It’s not that Millennials want to work less and tweet more or that they feel entitled to a greater amount of freedom. Millennials want flexibility and mobility because they want work to be a joy. They care about teamwork and collaboration because they desire genuine work relationships and meaningful projects. They reject the “grind” and, instead, seek creative time and inspiring places to produce better results.

Sure, Millennials want everything to come easy, but why shouldn’t it? By outsourcing the details to software applications—tracking time, filtering email, memorising meeting information—they gain more time for bigger, more impactful tasks.

In return for providing the tools for greater sharing, transparency and teamwork, they will grow your company’s bank of collective knowledge, passionately solve problems together and get your organisation to innovation and disruption faster. With so many traits that are tailor-made for the future of work and the age of digital disruption, the Millennial mindset is a competitive advantage that many businesses are stifling.

The risks of stifling Millennials

Millennials are well on their way to becoming your biggest source of talent, an emerging new consumer market and your biggest competition. Those are compelling reasons not to overlook or dismiss this generation.

By 2020, not long from now, roughly 50% of the workforce will be Millennials, according to our infographic, “From Me to We.” If you’re not doling out what Millennials want, you’re not only failing to attract top talent from newer generations, but also you’re far less likely to engage and retain a generation that’s twice as likely to leave their companies in less than three years than older generations.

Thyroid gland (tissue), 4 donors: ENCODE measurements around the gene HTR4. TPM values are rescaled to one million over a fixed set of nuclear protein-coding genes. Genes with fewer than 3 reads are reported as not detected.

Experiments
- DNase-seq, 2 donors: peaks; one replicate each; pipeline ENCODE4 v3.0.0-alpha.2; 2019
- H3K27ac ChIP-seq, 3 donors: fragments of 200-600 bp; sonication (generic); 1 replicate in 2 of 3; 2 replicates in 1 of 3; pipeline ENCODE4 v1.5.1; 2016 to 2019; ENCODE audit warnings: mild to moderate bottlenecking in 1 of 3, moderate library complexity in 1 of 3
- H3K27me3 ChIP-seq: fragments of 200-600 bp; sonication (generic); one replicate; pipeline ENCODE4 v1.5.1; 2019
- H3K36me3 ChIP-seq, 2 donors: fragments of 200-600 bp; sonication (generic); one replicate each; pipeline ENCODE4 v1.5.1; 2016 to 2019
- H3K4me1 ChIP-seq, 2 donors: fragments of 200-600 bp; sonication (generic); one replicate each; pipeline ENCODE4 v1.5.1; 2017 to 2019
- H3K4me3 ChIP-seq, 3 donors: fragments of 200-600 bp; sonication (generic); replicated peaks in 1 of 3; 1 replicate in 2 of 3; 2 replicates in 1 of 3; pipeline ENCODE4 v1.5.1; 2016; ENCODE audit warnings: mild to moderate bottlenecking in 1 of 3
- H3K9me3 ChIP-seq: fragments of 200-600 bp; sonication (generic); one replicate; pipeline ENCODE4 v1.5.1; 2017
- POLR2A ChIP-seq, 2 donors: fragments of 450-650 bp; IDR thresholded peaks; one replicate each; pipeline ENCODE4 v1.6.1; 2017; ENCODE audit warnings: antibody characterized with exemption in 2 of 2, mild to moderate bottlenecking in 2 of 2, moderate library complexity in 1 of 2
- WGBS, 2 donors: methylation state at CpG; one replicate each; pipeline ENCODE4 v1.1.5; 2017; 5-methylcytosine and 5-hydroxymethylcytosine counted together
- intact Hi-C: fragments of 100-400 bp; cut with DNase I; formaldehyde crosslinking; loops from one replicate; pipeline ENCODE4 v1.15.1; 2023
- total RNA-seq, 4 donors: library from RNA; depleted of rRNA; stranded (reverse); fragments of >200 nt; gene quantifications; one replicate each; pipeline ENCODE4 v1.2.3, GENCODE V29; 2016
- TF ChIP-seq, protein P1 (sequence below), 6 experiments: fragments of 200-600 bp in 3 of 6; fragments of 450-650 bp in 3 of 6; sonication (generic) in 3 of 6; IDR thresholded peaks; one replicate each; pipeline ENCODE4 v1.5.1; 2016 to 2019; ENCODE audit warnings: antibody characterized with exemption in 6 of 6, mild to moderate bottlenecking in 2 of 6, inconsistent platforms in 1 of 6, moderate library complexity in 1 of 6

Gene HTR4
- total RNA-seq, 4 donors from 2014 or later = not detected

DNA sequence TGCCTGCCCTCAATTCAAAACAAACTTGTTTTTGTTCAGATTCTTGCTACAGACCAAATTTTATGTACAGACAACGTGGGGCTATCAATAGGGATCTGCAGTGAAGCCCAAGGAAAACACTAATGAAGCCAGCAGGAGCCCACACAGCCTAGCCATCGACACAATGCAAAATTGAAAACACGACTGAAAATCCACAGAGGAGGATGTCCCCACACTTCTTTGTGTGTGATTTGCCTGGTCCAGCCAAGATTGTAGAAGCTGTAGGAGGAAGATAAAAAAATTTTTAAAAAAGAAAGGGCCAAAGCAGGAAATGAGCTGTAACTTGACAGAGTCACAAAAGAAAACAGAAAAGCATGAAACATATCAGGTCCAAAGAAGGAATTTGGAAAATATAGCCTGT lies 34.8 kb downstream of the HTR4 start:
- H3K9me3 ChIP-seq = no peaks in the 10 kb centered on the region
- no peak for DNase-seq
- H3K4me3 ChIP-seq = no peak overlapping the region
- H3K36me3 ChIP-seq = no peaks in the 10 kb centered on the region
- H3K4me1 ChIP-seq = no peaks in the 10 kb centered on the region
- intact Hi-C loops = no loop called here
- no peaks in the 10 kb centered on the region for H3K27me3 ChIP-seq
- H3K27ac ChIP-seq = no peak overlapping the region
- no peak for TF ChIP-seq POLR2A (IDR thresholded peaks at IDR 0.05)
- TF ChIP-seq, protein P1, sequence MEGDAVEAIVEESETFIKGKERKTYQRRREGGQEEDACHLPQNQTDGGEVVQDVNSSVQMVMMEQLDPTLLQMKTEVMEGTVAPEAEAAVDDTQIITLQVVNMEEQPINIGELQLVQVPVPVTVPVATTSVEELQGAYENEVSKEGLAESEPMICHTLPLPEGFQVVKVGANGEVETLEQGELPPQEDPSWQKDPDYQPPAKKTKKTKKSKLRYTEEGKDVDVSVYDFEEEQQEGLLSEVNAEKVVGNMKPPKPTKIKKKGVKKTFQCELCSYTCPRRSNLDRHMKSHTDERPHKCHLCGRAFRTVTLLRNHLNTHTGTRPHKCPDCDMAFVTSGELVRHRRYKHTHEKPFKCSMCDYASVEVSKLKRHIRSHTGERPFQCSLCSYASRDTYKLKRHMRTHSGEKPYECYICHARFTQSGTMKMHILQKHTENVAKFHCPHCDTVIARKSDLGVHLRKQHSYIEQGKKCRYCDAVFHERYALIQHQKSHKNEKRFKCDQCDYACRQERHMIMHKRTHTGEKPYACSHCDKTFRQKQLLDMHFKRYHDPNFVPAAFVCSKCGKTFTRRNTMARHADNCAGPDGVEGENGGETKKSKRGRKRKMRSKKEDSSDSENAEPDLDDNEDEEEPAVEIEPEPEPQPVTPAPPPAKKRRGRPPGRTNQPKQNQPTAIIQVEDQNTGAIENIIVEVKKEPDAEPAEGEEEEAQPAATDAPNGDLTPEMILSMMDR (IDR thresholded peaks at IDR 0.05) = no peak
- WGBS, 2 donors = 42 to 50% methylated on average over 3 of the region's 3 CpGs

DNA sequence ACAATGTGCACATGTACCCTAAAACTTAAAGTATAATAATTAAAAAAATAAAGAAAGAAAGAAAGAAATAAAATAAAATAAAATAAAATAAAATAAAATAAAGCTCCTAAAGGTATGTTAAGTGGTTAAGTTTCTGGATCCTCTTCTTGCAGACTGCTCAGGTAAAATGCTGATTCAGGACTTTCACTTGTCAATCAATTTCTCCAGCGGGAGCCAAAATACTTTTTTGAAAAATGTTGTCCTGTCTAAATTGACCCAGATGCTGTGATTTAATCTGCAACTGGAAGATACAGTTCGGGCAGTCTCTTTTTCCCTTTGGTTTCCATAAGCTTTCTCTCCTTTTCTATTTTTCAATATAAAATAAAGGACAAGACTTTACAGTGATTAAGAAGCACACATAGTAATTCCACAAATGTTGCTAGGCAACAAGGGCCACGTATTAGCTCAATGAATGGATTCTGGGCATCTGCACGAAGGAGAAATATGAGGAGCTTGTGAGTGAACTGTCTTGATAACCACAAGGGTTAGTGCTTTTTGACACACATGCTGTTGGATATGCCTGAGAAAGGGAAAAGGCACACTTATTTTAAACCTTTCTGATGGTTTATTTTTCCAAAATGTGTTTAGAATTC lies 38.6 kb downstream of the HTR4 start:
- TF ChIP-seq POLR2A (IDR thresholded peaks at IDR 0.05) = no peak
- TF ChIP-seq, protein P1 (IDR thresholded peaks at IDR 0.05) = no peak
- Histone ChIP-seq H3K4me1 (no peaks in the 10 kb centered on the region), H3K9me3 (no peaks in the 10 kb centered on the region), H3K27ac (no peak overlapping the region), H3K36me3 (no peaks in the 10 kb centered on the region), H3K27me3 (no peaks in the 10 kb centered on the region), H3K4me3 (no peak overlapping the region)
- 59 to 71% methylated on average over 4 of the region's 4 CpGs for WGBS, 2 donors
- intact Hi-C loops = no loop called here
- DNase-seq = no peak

As digital natives, Millennials also create a new type of buyer, one that runs to the next big thing in the tech industry. By leveraging the Millennial voice within your workforce, you can reinvent business processes, enhance customer experiences and develop products that reach this new consumer demographic.

And when Millennial employees don’t receive leadership opportunities from you (about a quarter want a chance to prove their leadership ability in the workplace, according to “From Me to We”), they’ll find them on their own—as your competition. About 71% of Millennials would quit to work for themselves and 60% will do so within two years. Many startups and smaller companies are already led by a Millennial boss that has risen up out of an age of technology.

Where will your business be in five years when Millennials represent half of the workforce: still catching up or leading by example? Join PGi on The Future of Business Collaboration to better prepare your business for the future of work.

Mike O’Boyle is vice president, collaboration solutions EMEA and India, for PGi.

Mike O'Boyle cprsd

Main image credit: https://www.flickr.com/photos/geekly/